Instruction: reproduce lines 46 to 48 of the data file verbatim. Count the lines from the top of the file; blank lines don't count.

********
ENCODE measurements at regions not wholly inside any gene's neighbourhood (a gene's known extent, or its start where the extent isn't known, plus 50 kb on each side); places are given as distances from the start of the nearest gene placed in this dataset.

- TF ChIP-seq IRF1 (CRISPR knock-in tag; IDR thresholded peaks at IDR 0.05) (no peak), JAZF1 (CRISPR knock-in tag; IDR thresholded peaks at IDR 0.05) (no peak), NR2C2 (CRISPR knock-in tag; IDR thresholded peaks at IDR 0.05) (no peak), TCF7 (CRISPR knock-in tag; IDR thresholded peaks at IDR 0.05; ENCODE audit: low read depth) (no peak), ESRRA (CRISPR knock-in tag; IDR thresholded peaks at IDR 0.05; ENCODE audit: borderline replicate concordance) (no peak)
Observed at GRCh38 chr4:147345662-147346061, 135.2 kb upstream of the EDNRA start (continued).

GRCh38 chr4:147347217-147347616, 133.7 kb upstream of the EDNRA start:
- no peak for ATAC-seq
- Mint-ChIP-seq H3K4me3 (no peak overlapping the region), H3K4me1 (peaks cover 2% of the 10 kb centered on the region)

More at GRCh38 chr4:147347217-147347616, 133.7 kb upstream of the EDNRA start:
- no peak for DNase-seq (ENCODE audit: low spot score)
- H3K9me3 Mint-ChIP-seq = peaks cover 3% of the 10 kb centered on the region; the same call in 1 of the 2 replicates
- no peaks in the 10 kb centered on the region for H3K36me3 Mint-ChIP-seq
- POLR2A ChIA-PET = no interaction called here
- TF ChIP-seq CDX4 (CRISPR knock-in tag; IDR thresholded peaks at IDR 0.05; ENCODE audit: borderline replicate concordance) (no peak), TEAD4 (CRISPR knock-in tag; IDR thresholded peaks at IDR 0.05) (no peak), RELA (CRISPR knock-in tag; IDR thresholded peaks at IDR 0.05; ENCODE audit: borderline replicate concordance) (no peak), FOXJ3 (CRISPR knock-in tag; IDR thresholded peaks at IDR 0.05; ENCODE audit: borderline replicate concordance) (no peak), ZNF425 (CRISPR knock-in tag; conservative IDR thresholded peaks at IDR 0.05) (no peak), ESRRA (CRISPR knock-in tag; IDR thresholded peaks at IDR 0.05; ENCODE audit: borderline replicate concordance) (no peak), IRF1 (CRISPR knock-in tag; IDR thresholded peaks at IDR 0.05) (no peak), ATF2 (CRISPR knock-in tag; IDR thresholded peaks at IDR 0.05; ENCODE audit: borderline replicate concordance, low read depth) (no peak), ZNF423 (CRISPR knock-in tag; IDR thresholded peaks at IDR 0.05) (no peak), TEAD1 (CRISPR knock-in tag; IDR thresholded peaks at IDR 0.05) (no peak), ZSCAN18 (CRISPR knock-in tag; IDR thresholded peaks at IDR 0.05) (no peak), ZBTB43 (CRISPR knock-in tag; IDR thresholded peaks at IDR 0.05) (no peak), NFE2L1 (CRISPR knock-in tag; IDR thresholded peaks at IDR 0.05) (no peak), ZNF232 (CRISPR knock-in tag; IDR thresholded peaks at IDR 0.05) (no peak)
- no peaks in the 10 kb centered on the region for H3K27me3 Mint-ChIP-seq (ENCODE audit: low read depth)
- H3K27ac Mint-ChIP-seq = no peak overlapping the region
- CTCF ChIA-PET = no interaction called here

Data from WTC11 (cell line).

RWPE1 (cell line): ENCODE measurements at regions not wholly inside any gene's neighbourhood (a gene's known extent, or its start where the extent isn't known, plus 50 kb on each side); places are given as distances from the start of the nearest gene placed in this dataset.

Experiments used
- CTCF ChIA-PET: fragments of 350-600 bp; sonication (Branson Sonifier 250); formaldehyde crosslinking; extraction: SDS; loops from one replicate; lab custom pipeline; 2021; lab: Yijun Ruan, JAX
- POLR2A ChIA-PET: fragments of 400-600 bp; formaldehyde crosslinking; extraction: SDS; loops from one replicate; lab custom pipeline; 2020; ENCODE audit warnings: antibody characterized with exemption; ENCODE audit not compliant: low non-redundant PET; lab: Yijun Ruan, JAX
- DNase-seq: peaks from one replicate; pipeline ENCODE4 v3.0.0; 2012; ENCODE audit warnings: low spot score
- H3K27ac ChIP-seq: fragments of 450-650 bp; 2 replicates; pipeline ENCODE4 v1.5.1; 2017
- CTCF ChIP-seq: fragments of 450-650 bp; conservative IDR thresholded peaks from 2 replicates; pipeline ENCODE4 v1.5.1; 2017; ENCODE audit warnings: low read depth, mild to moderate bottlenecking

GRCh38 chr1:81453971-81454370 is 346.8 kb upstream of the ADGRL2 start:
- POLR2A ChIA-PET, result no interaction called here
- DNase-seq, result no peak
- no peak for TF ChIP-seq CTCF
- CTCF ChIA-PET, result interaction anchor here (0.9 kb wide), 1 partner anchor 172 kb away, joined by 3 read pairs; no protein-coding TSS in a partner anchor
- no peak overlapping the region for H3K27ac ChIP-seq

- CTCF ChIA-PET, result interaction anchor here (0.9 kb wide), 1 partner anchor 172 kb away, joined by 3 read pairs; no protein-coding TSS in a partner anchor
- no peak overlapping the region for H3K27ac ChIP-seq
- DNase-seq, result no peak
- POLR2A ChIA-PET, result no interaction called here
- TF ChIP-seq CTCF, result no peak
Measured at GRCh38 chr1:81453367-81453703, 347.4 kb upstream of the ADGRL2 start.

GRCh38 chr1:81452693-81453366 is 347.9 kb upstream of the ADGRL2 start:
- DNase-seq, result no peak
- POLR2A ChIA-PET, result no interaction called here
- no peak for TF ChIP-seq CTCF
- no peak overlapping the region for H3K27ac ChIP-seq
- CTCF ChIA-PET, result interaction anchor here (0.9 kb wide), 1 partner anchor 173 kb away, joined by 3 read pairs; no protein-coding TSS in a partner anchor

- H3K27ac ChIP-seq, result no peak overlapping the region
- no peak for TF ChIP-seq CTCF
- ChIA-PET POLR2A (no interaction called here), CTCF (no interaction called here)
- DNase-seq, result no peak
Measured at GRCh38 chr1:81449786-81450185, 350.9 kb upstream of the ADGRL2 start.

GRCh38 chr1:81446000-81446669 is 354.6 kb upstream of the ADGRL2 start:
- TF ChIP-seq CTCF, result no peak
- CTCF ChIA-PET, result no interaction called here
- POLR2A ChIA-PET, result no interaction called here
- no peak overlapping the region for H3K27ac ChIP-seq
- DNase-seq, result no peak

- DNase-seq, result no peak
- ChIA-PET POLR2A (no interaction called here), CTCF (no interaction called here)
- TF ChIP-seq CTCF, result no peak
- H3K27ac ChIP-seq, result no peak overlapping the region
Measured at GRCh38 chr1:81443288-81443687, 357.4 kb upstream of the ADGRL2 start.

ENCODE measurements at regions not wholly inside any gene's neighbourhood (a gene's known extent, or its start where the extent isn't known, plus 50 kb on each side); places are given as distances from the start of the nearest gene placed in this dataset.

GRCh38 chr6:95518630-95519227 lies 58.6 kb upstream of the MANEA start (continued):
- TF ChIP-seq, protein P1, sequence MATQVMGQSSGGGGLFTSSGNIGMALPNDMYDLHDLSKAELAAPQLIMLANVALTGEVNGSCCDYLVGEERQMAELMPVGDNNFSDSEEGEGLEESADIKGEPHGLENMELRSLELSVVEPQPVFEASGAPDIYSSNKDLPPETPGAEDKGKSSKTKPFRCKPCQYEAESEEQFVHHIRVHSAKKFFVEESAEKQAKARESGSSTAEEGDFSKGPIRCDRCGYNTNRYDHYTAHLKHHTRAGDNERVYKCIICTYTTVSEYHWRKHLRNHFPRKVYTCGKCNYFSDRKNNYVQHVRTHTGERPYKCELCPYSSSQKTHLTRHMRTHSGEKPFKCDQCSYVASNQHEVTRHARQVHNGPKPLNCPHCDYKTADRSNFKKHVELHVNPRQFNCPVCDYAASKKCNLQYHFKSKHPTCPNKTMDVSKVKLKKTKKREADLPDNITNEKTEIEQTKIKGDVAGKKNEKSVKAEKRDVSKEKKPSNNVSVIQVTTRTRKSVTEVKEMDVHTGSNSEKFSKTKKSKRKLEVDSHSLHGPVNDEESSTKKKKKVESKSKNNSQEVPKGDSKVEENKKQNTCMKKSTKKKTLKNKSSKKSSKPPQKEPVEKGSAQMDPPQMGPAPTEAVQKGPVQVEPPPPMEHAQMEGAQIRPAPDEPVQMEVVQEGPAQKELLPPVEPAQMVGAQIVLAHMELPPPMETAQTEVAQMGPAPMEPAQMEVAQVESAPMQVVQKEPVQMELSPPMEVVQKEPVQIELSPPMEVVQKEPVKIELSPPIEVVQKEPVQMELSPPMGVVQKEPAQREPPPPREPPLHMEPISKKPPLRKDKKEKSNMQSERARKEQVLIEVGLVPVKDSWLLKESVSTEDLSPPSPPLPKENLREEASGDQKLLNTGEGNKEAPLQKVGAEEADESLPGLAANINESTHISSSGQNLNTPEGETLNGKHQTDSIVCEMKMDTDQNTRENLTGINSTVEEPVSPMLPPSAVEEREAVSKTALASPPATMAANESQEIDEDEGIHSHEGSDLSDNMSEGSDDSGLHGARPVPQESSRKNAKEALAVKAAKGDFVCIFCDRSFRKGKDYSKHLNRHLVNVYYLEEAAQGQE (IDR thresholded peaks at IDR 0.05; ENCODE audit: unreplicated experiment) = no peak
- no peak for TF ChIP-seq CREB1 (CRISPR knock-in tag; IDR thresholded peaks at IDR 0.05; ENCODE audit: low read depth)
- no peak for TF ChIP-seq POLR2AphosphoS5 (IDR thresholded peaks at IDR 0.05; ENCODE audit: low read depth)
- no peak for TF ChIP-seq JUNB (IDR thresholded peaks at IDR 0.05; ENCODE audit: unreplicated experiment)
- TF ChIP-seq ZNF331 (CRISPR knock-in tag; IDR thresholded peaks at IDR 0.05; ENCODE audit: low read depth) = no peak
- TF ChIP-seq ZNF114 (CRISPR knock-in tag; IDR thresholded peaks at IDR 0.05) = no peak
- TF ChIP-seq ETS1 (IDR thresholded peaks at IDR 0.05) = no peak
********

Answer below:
Measured at GRCh38 chr1:81449786-81450185, 350.9 kb upstream of the ADGRL2 start.

GRCh38 chr1:81446000-81446669 is 354.6 kb upstream of the ADGRL2 start:
- TF ChIP-seq CTCF, result no peak